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Fabulous Foliage & Flower Power

How to punch up your Cape Cod garden with color this summer

Photo by C.L. Fornari

Other perennials with brilliant yellow foliage include Sedum “Angelina,” a ground cover for full sun, and Hakon grass (Hakonachloa macra) varieties such as “Aureola” and “All Gold.” Hakon grass also makes a good ground cover in part- sun or part-shade. It’s a perfect low-growing, colorful grass to place in front of foundation plantings or perennial borders.

Eupatorium “Chocolate” and Actaea “Brunette” are two taller perennials that have dark purple foliage. Eupatorium grows to about three feet high and does best in full sun, and the spires of the fragrant Actaea flowers reach five feet tall and thrive in the shade. Both of these perennials bloom in late August and September.

One of the longest flowering perennials for sunny spots is Russian Sage (Perovskia atriplicifolia), which produces a wild cloud of lavender blossoms from July until hard frost. Russian Sage isn’t for those who like their plants trimmed and tidy, but many find that it is the perfect plant to group near ornamental grasses. The fountain of pale purple flowers has a wind-swept, beachy quality that is perfect for Cape Cod.

Shrubs and perennials are a necessary part of any garden, but for sheer flower power nothing beats annuals (annuals are plants that only live for one season). Those desiring a more colorful landscape should be sure to save spaces to tuck in annuals every summer. Impatiens and “New Guinea” Impatiens in a rainbow of colors are the ever-blooming gold standard for part-shade or part-sun.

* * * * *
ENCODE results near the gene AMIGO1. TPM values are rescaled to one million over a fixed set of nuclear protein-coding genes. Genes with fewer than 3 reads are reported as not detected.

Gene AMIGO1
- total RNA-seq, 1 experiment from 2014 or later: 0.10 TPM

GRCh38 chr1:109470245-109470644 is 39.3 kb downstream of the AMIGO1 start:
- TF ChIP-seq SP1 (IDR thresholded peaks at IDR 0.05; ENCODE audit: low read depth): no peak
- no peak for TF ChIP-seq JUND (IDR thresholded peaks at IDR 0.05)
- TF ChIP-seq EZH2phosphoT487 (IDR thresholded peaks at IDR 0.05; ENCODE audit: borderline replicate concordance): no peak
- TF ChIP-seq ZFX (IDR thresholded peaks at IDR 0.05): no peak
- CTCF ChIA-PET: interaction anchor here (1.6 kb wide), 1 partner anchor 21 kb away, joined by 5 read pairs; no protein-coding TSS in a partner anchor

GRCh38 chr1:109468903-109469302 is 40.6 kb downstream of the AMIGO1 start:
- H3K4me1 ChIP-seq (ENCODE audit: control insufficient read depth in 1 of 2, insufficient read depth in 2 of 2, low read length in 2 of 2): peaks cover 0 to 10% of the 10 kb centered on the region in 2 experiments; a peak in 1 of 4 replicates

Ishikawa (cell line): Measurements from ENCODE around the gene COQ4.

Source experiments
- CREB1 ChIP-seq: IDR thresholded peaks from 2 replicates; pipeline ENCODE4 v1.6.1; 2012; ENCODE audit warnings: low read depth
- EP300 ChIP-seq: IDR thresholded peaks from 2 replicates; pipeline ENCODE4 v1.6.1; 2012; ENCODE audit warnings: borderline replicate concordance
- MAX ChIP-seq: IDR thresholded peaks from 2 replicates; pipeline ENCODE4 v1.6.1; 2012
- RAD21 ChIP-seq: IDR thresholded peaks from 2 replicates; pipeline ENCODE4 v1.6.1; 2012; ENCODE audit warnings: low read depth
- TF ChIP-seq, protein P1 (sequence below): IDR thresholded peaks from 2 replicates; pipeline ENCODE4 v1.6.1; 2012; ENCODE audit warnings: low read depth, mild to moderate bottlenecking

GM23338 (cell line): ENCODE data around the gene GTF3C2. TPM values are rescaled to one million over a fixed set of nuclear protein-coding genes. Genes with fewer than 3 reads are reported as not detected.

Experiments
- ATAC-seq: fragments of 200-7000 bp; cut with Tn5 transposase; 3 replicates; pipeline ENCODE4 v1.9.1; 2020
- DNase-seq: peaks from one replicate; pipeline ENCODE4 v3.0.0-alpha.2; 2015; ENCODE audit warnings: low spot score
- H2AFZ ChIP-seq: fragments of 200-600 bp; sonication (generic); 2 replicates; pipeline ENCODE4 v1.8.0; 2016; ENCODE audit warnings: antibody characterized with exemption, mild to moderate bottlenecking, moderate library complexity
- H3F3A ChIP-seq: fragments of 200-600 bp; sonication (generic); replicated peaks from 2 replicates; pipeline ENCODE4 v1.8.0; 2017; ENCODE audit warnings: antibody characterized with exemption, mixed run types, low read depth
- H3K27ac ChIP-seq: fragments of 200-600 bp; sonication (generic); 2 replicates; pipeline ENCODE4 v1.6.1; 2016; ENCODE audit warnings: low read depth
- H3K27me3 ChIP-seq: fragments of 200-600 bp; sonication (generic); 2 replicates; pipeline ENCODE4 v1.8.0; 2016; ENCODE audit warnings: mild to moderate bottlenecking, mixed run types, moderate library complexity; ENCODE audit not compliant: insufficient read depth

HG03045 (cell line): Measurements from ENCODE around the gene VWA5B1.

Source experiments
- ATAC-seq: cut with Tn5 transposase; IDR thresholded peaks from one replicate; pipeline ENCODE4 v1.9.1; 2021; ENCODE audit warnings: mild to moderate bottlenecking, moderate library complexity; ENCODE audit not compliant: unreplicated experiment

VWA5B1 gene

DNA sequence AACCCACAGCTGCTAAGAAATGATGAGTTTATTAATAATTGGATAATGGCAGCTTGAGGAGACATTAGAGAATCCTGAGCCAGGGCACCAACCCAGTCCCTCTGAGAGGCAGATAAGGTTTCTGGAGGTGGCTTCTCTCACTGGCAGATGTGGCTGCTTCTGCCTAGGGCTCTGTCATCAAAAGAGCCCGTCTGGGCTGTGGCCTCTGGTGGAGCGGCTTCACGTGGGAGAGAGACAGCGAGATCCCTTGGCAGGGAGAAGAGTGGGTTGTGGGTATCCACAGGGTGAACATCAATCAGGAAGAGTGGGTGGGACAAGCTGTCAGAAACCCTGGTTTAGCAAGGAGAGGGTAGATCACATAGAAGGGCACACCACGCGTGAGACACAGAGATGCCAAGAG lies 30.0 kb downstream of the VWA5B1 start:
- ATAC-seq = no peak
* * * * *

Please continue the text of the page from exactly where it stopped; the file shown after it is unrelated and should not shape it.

In full sun, relatively new varieties of annuals such as white- and purple-flowered Scaevola, “Snow Princess’ Alyssum, “Purple Heart” Setcreasea, “Profusion” Zinnias, and “Wave” or “Super” Petunias offer non-stop flowers with little care. And the tried and true marigolds and annual Salvia remain popular with good reason.

Although there are many more varieties with interesting foliage and flowers, adding color to your Cape or Islands landscape should always start with knowledge of your property’s particular growing conditions. Matching the right plant to the right environmental situation determines whether the plant flowers or the foliage develops and keeps its unique coloring.

The yellow coloring of a “Gold Thread” or “Gold Mop” cypress shrub, for example, will stay green in deep shade. Similarly, many red grasses or shrubs will only turn rosy in full sun. Before you go shopping for fabulous foliage and more flower power for your garden this spring, be sure to have an accurate idea of how much sun or shade can be found on your property in various areas. Also, try to gain an understanding of your special soil conditions (wet, dry, sandy, and so forth). Once you have learned what will thrive and prosper in your unique coastal environment, you can start to add year-round beauty to your garden.

C.L. Fornari is a gardening expert on the Cape and Islands. She is an author, lecturer, and a local radio host on numerous gardening subjects.



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